Zoar Outdoor Goes Solar
Zoar Outdoor Goes Solar
by Blair Winans
Charlemont, MA - In keeping with the theme of Powering Your Own Adventure, Zoar Outdoor is installing a solar energy system through collaboration with the Small Renewables Initiative of the Massachusetts Technology Collaborative. The system utilizes roof-mounted photovoltaic panels on three adjacent buildings at Hawk Mountain Lodge and the Zoar Outdoor base. The south-facing roofs of these buildings make the site ideal for capturing the sun’s energy and transforming it into electrical power. Each roof-mounted system will provide an average output of 4.5 kW. The system will meet the annual electrical demand for Hawk Mountain Lodge and about 30% of the energy needs of the Zoar Outdoor base. The system will be operational by the end of this year.
Photovoltaic technology uses semiconductors energized by sunlight to create electricity. The semiconductors are comprised of cells arranged on a panel mounted in a location ideal for capturing solar output. The Renewable Energy Trust was created by the state in 1998 as part of the electric utility industry restructuring to promote the development of renewable energy in the Commonwealth. The Trust is administered by the Massachusetts Technology Collaborative. The goal is to generate the maximum economic and environmental benefits from clean energy resources. Massachusetts Technology Collaborative works with homeowners, businesses, and public entities across the state designing, funding and implementing a variety of renewable energy technologies in order to promote sustainable production of clean energy.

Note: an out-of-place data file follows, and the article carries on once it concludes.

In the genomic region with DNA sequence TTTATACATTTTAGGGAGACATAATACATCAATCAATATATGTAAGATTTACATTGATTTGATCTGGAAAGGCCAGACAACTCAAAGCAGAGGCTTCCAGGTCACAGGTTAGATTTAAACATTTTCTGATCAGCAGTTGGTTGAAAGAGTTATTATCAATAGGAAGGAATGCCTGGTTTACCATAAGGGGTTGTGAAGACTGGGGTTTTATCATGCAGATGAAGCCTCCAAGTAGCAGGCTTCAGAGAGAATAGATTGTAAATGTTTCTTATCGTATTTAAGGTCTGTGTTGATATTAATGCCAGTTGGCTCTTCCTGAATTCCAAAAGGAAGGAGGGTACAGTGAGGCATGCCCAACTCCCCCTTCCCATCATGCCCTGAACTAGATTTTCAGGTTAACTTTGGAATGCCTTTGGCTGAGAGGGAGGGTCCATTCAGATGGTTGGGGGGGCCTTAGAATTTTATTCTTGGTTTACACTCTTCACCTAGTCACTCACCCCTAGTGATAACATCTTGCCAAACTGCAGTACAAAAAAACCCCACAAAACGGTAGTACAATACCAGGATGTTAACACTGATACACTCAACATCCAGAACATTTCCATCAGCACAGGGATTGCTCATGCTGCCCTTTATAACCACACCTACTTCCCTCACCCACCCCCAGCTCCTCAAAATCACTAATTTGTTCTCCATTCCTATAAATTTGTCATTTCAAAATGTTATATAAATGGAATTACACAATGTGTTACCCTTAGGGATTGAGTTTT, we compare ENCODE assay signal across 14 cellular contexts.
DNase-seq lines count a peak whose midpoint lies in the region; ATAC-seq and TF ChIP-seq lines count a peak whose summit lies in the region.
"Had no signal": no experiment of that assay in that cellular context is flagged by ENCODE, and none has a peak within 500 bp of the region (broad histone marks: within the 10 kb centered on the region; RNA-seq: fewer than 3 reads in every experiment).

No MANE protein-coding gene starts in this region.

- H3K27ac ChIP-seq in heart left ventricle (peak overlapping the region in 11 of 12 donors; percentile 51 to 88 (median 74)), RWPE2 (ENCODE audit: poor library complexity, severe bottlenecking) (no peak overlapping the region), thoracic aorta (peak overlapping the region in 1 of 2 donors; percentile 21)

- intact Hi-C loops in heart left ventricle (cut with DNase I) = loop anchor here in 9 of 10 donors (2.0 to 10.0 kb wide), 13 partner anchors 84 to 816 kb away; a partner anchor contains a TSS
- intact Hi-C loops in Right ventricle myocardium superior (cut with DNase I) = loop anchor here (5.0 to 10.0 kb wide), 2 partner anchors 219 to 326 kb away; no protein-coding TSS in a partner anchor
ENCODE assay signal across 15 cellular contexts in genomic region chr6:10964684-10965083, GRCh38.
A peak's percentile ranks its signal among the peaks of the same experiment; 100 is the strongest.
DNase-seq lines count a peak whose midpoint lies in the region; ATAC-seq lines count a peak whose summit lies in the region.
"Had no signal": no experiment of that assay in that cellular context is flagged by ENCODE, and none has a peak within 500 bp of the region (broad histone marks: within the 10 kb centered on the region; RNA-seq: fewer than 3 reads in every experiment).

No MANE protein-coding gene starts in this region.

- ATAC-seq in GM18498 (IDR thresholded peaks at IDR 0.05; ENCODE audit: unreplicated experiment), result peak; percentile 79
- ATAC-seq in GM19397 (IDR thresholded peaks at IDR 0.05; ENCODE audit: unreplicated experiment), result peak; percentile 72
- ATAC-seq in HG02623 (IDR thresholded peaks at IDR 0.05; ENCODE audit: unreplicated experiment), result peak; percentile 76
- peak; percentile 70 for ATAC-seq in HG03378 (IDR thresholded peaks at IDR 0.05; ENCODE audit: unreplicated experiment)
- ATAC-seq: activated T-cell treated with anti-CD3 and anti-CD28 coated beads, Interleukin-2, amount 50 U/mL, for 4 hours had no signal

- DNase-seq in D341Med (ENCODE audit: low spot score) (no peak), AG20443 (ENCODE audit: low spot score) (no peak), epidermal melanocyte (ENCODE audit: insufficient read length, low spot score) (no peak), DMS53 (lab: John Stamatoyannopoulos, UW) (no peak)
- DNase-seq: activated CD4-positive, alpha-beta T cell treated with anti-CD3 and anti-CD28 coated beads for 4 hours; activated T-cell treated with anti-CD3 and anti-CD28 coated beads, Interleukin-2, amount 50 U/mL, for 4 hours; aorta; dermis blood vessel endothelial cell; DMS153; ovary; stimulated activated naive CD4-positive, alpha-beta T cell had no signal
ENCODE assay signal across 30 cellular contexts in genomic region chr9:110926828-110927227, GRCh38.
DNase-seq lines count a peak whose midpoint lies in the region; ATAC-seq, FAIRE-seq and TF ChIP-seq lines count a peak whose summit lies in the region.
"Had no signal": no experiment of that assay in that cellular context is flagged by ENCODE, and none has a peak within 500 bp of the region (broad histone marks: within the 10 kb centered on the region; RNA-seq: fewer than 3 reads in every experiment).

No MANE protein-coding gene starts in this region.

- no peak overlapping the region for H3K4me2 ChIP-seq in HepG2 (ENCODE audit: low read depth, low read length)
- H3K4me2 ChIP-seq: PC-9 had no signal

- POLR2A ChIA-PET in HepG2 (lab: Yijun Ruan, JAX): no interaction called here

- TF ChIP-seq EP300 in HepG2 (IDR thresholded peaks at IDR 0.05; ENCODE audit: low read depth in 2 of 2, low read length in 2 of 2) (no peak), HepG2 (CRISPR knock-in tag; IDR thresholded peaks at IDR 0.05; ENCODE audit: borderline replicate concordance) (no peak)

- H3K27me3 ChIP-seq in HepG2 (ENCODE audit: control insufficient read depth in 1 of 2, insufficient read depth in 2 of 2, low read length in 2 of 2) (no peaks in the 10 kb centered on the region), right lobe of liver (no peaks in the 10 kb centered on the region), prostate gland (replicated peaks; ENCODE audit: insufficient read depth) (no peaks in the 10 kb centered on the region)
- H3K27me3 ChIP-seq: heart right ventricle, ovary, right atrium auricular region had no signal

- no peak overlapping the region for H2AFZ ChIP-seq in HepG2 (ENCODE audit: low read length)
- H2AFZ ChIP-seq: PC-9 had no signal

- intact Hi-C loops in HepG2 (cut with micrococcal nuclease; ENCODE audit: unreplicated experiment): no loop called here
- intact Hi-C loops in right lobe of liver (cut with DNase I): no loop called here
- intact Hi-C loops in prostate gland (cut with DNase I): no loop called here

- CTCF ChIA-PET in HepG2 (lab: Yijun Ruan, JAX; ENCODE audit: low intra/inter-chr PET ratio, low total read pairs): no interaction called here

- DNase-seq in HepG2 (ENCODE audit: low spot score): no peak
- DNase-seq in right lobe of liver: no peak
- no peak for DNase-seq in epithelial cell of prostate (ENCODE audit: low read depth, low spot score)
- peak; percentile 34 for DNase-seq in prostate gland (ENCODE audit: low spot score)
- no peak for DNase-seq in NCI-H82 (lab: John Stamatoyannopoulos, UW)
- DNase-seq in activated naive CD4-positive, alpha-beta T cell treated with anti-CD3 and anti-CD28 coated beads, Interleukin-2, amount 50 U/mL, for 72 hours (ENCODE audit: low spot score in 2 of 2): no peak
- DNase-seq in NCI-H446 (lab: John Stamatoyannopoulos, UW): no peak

According to Zoar Outdoor President, Bruce Lessels, "We are pleased to participate in the Small Renewables Initiative because it is in keeping with our core environmental values. Solar energy makes sense as a way to minimize our environmental impact while embracing the latest technology."
Ironically, the Deerfield River, the location of many of Zoar Outdoor’s river trips, is a source of renewable energy itself. During hydroelectric generation, the water released from dams on the river serves a dual purpose by also providing flows for recreational boating such as kayaking, rafting and canoeing. Hydroelectricity is the largest source of clean energy in the United States and around the world and a significant source of renewable energy for Massachusetts.
Media contact: Karen Blom